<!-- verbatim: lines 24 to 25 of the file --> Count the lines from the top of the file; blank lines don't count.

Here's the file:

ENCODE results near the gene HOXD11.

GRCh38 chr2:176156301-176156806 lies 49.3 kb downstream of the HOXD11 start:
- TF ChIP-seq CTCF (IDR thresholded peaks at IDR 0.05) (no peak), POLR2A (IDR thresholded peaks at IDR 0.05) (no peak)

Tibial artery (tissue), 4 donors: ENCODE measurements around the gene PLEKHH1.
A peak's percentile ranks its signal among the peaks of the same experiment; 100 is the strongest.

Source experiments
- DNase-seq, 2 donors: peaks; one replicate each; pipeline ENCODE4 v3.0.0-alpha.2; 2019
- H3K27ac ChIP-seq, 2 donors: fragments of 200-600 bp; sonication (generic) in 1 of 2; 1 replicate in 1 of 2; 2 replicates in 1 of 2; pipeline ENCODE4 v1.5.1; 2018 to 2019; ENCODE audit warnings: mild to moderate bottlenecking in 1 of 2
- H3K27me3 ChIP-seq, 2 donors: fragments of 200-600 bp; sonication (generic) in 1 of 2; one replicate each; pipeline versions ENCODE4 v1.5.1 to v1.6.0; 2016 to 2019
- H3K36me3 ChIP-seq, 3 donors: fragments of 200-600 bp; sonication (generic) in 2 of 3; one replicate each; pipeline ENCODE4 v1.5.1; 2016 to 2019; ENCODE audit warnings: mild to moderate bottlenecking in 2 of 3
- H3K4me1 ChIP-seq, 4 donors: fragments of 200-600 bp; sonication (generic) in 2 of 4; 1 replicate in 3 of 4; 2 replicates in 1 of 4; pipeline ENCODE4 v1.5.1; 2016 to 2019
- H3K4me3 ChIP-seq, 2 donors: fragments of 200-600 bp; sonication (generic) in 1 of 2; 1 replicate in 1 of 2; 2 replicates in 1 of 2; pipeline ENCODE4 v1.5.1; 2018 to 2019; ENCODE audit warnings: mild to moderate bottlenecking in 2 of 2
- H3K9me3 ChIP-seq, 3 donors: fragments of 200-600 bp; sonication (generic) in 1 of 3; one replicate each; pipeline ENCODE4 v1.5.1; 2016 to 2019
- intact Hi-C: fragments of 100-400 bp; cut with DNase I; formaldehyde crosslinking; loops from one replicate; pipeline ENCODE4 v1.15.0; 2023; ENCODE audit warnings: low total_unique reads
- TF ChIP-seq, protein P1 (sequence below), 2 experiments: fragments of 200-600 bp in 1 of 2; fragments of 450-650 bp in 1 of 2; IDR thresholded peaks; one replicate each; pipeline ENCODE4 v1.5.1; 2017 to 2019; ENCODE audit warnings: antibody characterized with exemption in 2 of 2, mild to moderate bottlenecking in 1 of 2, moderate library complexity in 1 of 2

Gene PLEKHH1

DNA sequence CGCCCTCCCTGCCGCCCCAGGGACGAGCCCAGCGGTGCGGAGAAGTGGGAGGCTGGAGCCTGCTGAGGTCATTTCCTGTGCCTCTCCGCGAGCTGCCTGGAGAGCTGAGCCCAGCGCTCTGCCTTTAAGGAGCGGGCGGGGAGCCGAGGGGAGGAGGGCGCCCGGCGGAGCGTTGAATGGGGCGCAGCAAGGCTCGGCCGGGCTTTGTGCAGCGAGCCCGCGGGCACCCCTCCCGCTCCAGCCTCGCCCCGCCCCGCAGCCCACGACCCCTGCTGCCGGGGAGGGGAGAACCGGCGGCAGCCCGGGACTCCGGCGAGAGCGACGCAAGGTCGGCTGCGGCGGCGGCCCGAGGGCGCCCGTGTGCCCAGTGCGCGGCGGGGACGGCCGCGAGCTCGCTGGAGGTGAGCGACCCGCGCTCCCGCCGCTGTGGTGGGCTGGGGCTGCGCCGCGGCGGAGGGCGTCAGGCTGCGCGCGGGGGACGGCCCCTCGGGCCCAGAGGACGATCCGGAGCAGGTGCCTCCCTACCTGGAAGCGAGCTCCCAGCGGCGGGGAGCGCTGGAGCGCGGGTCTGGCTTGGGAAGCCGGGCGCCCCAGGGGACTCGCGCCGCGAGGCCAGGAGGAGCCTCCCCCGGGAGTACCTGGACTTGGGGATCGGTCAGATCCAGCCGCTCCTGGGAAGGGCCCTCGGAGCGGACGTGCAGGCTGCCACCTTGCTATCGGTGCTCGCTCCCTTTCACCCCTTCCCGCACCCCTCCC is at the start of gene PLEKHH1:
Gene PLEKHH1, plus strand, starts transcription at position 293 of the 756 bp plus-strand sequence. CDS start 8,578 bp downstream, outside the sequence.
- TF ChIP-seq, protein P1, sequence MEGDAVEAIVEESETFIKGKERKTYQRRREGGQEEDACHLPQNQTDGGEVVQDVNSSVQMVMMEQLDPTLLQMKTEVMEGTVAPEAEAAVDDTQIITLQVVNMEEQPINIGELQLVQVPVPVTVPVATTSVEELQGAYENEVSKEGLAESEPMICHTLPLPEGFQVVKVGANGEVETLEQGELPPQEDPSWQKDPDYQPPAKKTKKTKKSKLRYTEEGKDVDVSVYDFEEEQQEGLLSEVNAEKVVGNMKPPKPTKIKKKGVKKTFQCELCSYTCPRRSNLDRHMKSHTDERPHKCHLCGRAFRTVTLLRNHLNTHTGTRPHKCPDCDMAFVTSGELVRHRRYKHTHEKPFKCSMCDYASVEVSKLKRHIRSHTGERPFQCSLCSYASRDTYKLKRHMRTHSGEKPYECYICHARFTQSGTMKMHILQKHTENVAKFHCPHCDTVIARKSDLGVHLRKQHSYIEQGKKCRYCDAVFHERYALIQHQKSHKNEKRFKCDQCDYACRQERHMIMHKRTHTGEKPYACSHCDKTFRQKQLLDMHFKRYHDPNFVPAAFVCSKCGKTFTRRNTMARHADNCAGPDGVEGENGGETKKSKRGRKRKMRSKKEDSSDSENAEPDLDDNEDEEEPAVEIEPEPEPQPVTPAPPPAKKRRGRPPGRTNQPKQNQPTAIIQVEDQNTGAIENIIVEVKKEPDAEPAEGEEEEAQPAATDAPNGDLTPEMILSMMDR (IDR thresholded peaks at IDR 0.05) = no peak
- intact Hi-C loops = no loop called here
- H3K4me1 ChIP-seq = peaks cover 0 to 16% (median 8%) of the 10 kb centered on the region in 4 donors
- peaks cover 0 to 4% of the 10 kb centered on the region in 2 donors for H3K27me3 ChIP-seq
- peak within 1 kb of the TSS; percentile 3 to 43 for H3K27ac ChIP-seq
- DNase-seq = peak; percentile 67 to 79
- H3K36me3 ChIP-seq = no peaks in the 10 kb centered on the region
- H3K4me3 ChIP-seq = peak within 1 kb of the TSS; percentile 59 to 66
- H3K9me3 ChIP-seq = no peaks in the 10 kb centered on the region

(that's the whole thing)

- DNase-seq = peak; percentile 67 to 79
- H3K36me3 ChIP-seq = no peaks in the 10 kb centered on the region